SECRETARY RUMSFELD: The answer is no. I can't think of one. We've had wonderful discussions, we've had discussions with the combatant commanders, I've asked a dozen questions to make sure that people have thought through things, but the recommendations of the combatant commanders in the last analysis go into the Joint Chiefs of Staff, they have lengthy discussions and analysis, and then they make a recommendation on their views of the combatant commanders' proposals, and I have accepted them almost -- I can't think of a single major exception.
CUNNINGHAM: You've offered your resignation once or twice in the past. Have you offered it in the last six months?
SECRETARY RUMSFELD: No, I haven't.
CUNNINGHAM: I want you stay there, Donald, because I think you're the best, you're a hard nosed guy, you know where the bodies are buried in Washington, DC, you know how the department works. Normal Americans who live in Ohio, Kentucky and Indiana want you to stay there, and don't listen to the clowns at the Washington Post and CNN. You know what I'm saying?
SECRETARY RUMSFELD: [Laughter]. Oh, you’re amazing.
CUNNINGHAM: Lastly, America Supports You. Give us a full report on that.
SECRETARY RUMSFELD: Well, it's a terrific thing. You know you think you've got these wonderful young men and women who are so professional, who volunteered to help defend freedom and serve our country in uniform, and they're all around the world, and they have families here at home, and AmericaSupportsYou.mil web site is the place that a person can go in and find out what school groups are doing and what corporations are doing and what cities and states and towns and non-governmental organizations and radio stations and baseball teams and basketball teams. They have all figured out some way that they want to help those troops and help their families. And what AmericaSupportsYou.mil does is it arrays all of that information so that citizens can go on there and find out what other people are doing and get some ideas as to how they can help also.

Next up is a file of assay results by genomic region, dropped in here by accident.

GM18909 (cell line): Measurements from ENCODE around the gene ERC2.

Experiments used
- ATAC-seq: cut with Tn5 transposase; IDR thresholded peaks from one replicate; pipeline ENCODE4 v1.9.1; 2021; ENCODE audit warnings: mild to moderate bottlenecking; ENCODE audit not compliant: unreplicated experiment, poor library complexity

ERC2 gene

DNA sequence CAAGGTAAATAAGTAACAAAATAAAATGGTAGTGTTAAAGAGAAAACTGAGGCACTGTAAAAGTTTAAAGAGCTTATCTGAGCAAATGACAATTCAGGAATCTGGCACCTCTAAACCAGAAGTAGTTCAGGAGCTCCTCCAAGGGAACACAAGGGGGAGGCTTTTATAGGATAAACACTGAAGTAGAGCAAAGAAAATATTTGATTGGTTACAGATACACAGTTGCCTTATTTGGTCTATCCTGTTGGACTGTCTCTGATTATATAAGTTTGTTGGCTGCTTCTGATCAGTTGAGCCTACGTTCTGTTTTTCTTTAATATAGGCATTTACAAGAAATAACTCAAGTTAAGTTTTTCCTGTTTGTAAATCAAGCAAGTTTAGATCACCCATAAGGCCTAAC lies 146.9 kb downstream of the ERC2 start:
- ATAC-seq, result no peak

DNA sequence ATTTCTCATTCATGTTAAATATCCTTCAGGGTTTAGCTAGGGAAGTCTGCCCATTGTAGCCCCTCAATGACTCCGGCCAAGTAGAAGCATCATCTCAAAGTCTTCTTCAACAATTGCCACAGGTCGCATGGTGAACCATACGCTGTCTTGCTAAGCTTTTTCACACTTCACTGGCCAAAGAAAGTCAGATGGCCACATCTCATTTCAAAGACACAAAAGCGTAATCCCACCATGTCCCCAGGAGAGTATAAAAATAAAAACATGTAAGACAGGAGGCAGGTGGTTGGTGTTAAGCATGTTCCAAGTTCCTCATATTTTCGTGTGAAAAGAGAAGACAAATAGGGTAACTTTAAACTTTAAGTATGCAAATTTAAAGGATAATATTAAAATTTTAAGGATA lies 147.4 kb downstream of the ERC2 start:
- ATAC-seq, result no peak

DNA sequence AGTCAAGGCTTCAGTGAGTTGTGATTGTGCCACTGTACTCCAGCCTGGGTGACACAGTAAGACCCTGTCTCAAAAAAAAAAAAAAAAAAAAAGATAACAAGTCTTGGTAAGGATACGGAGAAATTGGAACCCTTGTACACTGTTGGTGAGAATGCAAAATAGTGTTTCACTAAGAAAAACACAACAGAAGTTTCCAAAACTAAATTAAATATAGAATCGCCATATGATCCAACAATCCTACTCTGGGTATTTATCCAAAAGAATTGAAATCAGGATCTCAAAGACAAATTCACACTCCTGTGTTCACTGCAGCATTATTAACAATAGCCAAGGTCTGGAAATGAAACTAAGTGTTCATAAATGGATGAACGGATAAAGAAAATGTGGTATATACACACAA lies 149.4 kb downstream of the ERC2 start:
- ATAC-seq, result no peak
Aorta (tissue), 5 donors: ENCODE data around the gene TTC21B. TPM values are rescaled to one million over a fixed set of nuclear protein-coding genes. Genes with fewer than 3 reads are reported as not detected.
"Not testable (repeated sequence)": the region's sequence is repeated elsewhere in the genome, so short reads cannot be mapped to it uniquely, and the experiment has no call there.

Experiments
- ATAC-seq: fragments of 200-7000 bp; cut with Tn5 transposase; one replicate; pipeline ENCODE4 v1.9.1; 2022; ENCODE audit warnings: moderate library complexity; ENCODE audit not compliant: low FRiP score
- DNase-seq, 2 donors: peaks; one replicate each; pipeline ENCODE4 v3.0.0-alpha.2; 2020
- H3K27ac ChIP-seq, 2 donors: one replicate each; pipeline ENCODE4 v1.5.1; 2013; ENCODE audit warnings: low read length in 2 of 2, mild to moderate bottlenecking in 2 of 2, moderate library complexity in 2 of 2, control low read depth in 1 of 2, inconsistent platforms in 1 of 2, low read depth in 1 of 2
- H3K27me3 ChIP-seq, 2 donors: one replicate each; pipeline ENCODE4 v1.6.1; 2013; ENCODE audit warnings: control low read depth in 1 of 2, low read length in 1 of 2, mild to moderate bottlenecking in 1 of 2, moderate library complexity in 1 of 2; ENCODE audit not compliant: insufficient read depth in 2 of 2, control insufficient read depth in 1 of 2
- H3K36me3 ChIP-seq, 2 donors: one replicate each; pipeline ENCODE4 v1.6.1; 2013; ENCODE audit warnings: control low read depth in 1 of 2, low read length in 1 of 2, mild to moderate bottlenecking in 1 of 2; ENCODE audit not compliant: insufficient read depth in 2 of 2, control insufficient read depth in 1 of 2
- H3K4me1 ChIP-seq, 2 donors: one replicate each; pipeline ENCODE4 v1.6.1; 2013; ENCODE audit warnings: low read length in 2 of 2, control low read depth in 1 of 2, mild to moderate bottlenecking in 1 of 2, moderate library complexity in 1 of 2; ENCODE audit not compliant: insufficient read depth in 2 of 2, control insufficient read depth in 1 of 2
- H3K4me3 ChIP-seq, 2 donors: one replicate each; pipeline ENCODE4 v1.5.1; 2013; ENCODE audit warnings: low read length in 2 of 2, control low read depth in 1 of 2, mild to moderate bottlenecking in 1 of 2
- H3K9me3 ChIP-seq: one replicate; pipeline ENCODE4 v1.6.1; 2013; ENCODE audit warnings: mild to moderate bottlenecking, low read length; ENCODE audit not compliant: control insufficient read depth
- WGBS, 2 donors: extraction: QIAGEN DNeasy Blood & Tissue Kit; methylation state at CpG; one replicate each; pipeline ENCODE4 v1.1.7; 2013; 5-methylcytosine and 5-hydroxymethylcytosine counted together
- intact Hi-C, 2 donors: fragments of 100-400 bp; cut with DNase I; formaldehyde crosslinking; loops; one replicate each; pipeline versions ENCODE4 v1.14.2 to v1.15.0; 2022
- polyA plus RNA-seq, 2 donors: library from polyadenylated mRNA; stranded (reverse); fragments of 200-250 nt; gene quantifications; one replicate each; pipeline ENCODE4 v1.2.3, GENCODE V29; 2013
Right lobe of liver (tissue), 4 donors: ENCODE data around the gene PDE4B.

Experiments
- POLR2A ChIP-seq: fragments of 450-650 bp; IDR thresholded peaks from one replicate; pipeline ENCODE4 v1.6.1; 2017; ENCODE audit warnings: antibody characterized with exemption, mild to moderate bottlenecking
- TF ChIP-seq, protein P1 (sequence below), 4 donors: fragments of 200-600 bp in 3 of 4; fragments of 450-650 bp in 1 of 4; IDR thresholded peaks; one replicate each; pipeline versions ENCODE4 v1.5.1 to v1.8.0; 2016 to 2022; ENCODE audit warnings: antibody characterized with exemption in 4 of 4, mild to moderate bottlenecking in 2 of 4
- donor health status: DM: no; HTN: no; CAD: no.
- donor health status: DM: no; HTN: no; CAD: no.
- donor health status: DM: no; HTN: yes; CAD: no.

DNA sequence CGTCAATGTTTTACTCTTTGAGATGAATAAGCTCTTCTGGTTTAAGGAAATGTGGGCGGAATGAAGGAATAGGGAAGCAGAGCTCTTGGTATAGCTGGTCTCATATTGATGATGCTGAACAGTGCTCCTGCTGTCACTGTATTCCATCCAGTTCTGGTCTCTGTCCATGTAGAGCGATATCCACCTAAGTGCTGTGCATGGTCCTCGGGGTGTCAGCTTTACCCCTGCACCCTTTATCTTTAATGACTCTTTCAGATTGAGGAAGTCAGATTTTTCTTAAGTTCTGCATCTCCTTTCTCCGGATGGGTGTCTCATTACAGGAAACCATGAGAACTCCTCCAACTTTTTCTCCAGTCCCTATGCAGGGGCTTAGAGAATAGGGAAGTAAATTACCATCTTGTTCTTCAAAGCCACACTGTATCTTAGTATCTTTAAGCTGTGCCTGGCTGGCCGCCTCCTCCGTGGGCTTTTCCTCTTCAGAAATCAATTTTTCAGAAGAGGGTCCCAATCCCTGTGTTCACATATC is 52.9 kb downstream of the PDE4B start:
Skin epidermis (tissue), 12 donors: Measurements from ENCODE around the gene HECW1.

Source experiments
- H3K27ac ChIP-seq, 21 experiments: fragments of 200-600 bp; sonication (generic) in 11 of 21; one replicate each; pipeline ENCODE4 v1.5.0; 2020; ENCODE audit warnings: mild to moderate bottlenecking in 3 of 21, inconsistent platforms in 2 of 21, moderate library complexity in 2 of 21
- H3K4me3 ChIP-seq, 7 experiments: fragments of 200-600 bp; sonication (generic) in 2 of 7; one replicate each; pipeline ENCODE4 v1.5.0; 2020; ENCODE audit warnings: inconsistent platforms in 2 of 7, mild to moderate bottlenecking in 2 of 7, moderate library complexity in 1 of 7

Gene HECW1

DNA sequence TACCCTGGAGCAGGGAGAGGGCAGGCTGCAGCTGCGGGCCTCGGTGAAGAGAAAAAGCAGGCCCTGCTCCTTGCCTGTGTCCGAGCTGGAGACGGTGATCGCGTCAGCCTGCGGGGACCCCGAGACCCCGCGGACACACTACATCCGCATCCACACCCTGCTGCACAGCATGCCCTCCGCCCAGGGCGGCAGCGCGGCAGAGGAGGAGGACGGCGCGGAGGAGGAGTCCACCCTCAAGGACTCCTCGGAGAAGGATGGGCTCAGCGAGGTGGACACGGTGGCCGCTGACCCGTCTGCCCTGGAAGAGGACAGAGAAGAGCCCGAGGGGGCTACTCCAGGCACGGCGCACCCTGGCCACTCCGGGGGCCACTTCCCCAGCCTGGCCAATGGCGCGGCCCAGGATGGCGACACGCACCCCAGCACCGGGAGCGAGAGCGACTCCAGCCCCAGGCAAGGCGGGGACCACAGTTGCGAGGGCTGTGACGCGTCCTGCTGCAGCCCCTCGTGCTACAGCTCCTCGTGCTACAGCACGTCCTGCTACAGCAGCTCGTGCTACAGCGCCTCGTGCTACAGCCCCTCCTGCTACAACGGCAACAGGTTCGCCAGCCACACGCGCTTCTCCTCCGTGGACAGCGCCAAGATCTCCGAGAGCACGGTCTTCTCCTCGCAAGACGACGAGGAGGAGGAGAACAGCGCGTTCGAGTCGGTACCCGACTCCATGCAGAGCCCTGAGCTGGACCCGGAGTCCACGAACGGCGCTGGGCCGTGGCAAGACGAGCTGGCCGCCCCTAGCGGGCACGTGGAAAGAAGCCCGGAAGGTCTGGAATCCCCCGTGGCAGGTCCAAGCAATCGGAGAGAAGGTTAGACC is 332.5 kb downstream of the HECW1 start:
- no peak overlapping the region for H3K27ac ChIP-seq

CUNNINGHAM: You're a great American. Before you sip that pina colada on a beach somewhere in Florida, I'd like you to hang around for about two and a half more years. Win the war, win the peace, do something big, and don't listen to the critics, Donald, because they're going to be everywhere as to how the great warrior in the mud pit failed. But we need people like you and Cheney and Bush conducting a war on the great things of value. Average Americans stand with you and Bush and Cheney. God bless you.
SECRETARY RUMSFELD: Well Bill Cunningham, I thank you, sir.
CUNNINGHAM: You're a great American.
SECRETARY RUMSFELD: Okay, I appreciate it. Thank you.